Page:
SLA’s reply to Straits Times article “Group told to clear out ‘farm’ on state land” published on 10 Mar 2012:

SLA makes available vacant State land, pending their development, for interim use by the community for recreational activities. Over the years, SLA has upgraded vacant State land for such uses. There are today 270 community use sites in various parts of Singapore for the community to use and enjoy.

However, State land is a precious resource and must be maintained and managed responsibly. An important principle that we uphold without exception is that individuals or groups of them are not allowed to encroach and lay claim on State land for their private use. Where State land is allowed for community use, it is important that it does not cause disamenities for the neighbourhood, and does not adversely affect the land and the environment, such as causing ground contamination or mosquito breeding.

In this case, some individuals have not only encroached on State land for their private purposes but several of them have also fenced up parcels of land as their “own” and padlocked them for their exclusive use. There are also illegally erected make-shift sheds and even an outdoor toilet (photos attached). During our inspection, we found several ponds with stagnant water which are potential mosquito breeding grounds if left unchecked. We have also received feedback of the burning of branches and leaves which affects the air quality for the residents nearby and are a potential fire hazard.

In the interest of all residents living in the vicinity, SLA’s immediate priority is to stop the burning of leaves and commence vector control measures. We will also give those responsible for the encroachment a reasonable period of time to dismantle and remove the enclosed areas and illegally erected structures, failing which we will have to take action to remove them.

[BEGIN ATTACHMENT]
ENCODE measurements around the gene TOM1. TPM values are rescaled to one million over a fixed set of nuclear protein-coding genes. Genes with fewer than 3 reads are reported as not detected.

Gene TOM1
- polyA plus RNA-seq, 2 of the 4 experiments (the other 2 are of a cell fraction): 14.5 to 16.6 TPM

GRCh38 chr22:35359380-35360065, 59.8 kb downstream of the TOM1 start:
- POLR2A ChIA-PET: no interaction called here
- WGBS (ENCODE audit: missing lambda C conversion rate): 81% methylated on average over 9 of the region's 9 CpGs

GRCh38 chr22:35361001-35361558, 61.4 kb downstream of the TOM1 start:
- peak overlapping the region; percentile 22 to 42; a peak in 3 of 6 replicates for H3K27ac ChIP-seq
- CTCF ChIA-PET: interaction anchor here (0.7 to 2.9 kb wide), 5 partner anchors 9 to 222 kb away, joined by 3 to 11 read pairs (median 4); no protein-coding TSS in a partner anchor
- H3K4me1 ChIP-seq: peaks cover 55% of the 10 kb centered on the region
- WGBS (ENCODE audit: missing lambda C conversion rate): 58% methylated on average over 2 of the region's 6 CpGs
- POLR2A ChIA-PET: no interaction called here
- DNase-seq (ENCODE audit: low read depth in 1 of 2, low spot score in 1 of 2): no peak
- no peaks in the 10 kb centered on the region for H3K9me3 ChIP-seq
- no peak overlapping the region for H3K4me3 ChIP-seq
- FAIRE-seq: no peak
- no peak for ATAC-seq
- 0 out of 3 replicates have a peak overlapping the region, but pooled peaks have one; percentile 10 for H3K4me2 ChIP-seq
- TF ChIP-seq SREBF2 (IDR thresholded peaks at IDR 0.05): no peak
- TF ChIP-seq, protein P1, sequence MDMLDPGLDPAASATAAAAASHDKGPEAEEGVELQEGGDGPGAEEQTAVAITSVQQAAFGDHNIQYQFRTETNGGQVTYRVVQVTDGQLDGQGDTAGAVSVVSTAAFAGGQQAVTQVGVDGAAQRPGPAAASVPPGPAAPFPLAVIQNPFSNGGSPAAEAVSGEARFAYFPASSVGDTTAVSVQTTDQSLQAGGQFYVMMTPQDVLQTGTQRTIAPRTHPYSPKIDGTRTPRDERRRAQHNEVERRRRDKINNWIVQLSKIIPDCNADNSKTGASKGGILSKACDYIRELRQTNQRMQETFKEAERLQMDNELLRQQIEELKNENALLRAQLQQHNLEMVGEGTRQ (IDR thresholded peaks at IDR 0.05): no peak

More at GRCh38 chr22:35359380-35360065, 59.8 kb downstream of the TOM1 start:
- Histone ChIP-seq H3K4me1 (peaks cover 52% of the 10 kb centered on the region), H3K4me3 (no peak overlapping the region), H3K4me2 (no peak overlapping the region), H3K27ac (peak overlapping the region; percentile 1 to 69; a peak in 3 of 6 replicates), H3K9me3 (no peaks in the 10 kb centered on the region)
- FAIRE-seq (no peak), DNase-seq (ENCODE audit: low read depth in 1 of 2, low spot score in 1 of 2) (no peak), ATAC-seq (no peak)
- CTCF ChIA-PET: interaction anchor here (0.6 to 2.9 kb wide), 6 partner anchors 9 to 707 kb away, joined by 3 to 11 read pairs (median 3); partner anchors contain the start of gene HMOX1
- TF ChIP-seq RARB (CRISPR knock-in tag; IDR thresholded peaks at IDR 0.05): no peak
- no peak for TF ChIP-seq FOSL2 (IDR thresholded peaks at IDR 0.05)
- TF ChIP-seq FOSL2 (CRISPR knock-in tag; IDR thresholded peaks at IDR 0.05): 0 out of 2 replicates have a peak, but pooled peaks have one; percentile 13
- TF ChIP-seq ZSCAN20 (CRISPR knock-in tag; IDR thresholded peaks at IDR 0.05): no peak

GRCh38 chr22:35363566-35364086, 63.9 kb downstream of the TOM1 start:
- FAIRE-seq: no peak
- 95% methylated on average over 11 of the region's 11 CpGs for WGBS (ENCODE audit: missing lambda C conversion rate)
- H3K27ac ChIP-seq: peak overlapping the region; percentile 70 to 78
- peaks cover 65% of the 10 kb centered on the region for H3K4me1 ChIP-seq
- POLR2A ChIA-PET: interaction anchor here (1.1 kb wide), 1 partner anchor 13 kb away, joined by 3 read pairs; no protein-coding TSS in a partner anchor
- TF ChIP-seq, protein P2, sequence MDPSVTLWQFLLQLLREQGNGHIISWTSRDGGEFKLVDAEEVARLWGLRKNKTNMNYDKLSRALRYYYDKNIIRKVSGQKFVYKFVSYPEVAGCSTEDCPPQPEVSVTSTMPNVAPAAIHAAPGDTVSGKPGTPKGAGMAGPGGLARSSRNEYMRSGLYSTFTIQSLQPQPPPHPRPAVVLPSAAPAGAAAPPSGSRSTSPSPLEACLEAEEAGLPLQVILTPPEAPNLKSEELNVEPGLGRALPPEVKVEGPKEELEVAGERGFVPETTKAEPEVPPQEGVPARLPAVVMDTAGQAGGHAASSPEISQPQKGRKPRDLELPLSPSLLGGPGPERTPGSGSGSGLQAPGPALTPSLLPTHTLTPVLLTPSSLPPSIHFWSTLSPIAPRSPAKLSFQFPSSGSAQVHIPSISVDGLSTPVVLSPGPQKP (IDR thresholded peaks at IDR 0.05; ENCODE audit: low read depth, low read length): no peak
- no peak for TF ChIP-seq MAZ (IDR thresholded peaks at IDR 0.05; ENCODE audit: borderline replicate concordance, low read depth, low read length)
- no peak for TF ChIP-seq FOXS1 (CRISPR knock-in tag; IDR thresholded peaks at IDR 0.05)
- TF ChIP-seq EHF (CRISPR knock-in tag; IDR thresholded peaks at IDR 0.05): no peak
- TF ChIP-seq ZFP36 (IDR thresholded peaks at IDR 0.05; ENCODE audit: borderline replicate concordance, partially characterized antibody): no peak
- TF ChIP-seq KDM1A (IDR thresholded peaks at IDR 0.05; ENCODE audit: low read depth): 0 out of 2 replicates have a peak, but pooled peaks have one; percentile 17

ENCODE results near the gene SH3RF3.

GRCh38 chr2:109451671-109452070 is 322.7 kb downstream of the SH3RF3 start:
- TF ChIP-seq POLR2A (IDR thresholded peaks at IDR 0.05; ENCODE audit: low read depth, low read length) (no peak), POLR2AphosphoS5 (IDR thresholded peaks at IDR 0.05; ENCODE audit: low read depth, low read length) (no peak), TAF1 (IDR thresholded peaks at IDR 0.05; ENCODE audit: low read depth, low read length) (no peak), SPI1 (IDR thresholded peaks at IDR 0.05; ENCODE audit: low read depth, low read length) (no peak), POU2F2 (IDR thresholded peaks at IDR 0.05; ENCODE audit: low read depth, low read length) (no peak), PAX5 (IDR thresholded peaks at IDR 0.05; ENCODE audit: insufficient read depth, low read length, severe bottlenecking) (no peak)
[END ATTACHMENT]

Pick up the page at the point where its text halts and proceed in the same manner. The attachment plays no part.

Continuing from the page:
The land is zoned as “Reserve” under the Master Plan 2008 and there are no immediate plans for the site at this point in time. In the interim, SLA will seek and consider the views of the grassroots organisations whether the land can be put to some form of community use for the enjoyment of the residents in the vicinity. However, any such use is interim and will have to cease when the land is required for future development.




11 responses

14 03 2012

Should photograph and write a comparison between unstructured farms like this vs structured farms we find in HDB estate.
I think unstructured farms are generally more rustic and charming

14 03 2012
Jerome Lim, The Wondering Wanderer

There is an example of a structured farm near where I live – nothing like the unstructured ones that are now facing eviction … certainly not very rustic nor charming.

14 03 2012

Actually, the title is like a brain wave.

Why don’t the govt hand over all land on the ex-ktm rail track not earmarked for other uses to a govt agency to grow only fruit trees?

So come fruit season, people can pay a small fee to eat all they can at the orchard and fruits can also be harvested and distributed to charitable organizations.

15 03 2012

They should work with that way of the farmer fellow. He will know how and what to plant. My sister knows his previous boss. This fellow is actually an engineer, a doctor of science or something, but he is a very good talker and quiet smart and I suspect crafty as well. One day he went to Burma and Africa to ask for land concession. He blackmailed the govt by coinciding his trip with environmental NGO’s. He did so well in the presentation, that the NGO’s loved him, after that all those government were all begging to give him land. He should do the same with the NPB. I am sure that narrow stretch of green will look very peaceful after he has had a go at it.

15 03 2012
Lester Yeong

A group of us, land users had a meeting with MP for Bukit Timah GRC, Ms Sim Ann last night. Bukit Timah GRC is not ready to request from SLA to retain the above mentioned land parcels for community usage. The main reasons cited were lack of funds, uncertainty of Temporary Occupation Lease duration from Singapore Land Authority and the lack of experience to maintain a single large size community land.